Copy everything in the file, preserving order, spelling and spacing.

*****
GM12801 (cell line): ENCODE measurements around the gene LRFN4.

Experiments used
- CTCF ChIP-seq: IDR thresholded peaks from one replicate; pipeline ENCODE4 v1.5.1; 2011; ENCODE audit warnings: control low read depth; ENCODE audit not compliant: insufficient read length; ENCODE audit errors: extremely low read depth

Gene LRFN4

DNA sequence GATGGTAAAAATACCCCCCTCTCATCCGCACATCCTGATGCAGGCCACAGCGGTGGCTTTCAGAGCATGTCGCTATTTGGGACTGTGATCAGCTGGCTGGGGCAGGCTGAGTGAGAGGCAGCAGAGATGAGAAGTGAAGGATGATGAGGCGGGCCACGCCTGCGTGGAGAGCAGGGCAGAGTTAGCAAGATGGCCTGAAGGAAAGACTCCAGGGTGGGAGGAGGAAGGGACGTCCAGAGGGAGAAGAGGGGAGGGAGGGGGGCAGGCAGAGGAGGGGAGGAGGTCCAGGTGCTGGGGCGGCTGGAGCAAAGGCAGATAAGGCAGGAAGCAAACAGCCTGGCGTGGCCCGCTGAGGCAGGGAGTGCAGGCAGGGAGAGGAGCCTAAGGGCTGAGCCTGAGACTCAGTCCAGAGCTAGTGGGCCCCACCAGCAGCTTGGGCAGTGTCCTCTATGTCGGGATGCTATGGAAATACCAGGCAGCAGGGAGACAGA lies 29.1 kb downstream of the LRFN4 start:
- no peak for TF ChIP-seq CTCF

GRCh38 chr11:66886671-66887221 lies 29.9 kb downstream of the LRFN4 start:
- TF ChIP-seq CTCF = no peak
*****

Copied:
GM12801 (cell line): ENCODE measurements around the gene LRFN4.

Experiments used
- CTCF ChIP-seq: IDR thresholded peaks from one replicate; pipeline ENCODE4 v1.5.1; 2011; ENCODE audit warnings: control low read depth; ENCODE audit not compliant: insufficient read length; ENCODE audit errors: extremely low read depth

Gene LRFN4

DNA sequence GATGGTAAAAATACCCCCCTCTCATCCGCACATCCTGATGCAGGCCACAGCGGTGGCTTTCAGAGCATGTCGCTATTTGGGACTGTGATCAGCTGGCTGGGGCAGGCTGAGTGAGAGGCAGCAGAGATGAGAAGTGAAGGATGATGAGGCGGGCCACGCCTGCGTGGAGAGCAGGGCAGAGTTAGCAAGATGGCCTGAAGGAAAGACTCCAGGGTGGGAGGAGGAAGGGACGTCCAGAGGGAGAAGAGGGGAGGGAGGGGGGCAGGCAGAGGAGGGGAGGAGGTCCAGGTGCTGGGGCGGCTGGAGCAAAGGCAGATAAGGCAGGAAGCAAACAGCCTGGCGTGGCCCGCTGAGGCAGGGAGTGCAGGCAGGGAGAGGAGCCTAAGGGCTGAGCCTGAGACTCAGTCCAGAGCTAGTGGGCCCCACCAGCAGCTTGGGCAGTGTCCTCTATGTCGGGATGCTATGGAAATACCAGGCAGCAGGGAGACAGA lies 29.1 kb downstream of the LRFN4 start:
- no peak for TF ChIP-seq CTCF

GRCh38 chr11:66886671-66887221 lies 29.9 kb downstream of the LRFN4 start:
- TF ChIP-seq CTCF = no peak